Tourists trek Nepal's guerilla trail
The Guardian in Kathmandu
It is a very political itinerary for a Himalayan trek. Instead of just vistas over serried peaks and the opportunity to be photographed astride a yak, there are former combat zones and valleys that were a "liberated Maoist" zone only a decade ago.
The new route will take walkers on a three-week trip through the heartland of Nepal's 10-year civil war, which ended in 2006 and pitted government forces against a Maoist insurgency. The region was also home to many of the top Maoist commanders.
The scheme is backed by the prime minister, Pushpa Kamal Dahal, himself a former Maoist leader.
"Memorials are built in any country after major revolutions and [the] guerilla trail is a memorial of the war we have fought," said Dahal, who goes by the name Prachanda.
Lokendra Bahadur Bista, a former minister and rebel told the media at a press conference last week: "We fought the war, and this will help us to be a record for ourselves."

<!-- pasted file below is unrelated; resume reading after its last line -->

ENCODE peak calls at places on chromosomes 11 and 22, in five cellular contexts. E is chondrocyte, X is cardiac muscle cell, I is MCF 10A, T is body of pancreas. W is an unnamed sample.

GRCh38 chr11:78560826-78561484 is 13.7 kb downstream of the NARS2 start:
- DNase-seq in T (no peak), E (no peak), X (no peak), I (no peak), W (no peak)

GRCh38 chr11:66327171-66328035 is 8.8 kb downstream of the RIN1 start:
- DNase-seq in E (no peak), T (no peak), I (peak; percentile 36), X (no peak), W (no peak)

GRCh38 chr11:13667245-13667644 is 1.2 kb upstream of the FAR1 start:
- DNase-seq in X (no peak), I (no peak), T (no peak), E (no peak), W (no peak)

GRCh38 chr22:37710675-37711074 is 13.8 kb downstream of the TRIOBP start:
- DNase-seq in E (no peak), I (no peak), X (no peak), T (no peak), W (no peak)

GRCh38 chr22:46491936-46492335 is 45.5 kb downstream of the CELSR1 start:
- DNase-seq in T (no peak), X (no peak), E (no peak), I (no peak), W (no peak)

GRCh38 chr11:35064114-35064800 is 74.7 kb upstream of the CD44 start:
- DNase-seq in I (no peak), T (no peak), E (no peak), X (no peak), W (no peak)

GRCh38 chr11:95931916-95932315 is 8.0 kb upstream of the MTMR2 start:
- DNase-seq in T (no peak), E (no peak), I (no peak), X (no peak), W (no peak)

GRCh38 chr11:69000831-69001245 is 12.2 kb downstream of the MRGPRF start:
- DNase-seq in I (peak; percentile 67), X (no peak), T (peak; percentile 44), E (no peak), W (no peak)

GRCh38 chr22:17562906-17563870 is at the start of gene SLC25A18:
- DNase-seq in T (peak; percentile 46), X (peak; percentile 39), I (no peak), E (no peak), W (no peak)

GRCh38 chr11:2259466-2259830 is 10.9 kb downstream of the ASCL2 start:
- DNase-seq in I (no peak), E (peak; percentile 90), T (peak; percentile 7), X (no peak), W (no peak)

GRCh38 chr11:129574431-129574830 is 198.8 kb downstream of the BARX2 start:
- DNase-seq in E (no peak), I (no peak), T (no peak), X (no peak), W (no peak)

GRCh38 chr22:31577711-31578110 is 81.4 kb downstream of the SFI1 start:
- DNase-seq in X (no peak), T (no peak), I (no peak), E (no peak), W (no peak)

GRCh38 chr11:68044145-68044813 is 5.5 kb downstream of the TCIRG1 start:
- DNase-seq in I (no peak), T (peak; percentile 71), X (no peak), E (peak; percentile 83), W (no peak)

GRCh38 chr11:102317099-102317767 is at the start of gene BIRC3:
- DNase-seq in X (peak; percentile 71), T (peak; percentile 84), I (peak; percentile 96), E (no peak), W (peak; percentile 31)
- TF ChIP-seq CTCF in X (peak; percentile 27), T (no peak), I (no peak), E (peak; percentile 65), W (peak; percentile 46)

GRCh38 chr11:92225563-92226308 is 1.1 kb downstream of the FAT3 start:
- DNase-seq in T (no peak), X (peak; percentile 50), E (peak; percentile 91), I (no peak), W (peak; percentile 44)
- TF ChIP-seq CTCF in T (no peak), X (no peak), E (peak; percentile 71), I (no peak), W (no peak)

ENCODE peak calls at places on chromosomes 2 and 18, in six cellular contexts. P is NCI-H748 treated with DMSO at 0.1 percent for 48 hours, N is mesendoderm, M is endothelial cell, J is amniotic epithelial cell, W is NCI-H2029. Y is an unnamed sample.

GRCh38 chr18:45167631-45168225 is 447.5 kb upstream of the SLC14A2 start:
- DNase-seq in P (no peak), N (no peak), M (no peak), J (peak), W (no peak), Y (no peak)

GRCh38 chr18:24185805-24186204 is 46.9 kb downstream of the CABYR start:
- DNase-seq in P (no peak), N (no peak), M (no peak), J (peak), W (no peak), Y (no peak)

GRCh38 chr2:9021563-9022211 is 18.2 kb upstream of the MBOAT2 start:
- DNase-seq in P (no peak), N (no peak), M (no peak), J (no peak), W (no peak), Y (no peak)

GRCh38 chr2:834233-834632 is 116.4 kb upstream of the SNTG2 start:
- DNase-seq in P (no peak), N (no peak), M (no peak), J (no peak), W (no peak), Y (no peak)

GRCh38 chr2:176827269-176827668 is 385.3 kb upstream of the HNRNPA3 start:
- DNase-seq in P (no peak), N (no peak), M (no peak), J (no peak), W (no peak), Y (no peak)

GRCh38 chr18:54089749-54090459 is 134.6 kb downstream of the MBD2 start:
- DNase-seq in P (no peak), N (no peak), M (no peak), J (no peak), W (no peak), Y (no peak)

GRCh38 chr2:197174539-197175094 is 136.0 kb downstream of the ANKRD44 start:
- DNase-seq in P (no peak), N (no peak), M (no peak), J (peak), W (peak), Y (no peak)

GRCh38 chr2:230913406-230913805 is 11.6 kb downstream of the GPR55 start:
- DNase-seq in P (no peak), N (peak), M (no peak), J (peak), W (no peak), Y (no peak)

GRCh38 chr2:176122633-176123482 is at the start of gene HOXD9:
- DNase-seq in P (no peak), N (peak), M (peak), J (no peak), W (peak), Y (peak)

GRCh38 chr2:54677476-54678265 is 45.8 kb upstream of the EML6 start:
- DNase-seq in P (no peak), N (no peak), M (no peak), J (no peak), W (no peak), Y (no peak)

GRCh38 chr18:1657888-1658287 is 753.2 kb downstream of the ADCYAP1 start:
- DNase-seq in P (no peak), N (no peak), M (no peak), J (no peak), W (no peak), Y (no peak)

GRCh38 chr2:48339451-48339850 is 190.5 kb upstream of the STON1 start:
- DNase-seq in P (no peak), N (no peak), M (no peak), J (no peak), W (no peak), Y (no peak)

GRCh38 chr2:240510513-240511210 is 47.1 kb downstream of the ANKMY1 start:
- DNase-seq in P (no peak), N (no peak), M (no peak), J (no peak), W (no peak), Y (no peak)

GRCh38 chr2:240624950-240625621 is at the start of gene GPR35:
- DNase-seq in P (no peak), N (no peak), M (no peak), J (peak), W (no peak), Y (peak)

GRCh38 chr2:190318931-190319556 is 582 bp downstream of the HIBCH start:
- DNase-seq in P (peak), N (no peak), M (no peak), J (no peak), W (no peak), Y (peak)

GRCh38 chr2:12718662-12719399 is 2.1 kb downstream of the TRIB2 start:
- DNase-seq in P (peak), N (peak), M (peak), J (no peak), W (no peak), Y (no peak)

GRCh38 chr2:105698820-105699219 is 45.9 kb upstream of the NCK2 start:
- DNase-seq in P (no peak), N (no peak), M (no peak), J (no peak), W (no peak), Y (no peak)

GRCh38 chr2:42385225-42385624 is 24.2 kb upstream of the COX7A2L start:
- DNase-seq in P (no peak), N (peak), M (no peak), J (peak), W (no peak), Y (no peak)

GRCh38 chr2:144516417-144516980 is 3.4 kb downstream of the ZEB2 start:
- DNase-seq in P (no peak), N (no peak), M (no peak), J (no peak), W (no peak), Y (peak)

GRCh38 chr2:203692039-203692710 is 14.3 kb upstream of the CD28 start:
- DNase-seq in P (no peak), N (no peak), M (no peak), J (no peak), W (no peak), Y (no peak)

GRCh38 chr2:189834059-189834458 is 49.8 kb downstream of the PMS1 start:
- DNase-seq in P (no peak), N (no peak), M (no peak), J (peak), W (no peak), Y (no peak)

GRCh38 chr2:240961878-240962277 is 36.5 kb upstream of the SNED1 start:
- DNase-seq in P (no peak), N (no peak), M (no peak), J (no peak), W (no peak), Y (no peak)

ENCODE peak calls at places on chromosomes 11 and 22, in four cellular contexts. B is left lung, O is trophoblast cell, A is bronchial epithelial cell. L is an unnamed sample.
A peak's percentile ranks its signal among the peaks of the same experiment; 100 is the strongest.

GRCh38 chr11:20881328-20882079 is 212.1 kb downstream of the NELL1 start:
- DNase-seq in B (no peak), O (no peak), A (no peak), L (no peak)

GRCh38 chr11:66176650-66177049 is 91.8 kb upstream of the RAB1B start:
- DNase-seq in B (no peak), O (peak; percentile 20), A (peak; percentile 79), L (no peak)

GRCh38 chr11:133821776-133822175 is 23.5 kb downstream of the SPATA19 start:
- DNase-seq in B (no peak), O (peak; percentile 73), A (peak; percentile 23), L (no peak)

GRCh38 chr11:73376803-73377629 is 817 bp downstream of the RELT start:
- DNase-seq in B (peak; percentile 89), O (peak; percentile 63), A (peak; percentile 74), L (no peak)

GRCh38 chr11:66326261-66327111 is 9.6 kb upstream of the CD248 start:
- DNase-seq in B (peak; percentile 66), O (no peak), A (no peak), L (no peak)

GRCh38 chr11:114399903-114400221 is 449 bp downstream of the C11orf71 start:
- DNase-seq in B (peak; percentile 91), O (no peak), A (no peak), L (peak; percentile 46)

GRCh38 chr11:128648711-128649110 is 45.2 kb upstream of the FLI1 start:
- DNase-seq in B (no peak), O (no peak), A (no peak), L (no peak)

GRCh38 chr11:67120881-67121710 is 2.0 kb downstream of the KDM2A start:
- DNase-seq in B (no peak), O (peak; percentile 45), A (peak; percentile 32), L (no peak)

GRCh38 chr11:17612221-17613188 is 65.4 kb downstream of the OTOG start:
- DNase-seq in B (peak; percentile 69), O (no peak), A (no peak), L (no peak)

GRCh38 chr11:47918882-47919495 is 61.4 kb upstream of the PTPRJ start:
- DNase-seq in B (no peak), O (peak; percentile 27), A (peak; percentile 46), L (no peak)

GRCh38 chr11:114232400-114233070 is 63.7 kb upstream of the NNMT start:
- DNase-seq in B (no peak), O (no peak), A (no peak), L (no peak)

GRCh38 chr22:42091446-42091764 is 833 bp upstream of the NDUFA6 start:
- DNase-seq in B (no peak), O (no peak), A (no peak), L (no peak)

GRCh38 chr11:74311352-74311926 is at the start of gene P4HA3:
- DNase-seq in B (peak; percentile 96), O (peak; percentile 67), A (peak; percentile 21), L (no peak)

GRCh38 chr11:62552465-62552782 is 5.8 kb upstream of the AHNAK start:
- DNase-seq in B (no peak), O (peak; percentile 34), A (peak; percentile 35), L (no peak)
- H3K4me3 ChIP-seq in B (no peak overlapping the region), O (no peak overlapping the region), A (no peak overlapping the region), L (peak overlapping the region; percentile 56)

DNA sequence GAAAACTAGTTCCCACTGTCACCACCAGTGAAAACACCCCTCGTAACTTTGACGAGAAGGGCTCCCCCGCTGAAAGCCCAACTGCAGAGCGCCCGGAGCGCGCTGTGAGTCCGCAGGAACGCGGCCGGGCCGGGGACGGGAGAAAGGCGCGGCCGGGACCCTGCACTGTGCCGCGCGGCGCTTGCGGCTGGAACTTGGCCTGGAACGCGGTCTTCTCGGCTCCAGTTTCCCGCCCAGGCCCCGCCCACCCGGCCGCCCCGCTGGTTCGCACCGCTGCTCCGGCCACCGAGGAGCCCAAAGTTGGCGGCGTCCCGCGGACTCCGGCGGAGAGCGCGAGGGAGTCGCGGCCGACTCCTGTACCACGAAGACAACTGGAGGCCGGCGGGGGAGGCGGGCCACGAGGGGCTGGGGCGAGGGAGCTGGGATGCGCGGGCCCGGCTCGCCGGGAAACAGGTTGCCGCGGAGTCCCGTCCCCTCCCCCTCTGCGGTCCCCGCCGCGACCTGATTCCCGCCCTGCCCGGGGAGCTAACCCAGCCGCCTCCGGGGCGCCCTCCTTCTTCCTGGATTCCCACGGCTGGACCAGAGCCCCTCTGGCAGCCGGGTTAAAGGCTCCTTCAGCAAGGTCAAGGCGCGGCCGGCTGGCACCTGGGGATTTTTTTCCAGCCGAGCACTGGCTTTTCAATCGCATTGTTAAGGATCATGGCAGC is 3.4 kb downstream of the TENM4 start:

More than 16,000 people were killed during the conflict. The Maoists became the largest party in Nepal after the Constituent Assembly election in 2008 and have since led the government twice. However, grave political instability remains along with severe economic problems.
One aim of the new scheme is to diversify tourism in Nepal. Foreign visitors bring much-needed hard currency into the poor South Asian nation.
But major tourist destinations such as the valleys around the massifs of Everest and Annapurna are getting overcrowded and, in some places, dirty.
"The concept of the guerilla trek emerged as we were looking for new avenues for tourism," said Kashi Raj Bhandari, an official at the Nepal Tourism Board.
Surendra Rana, a Nepali researcher, said the trek could benefit marginalised communities from which most of the guerillas were recruited at the initial stage of war.
"Trekkers and trekking can help them engage with the global community," Rana said.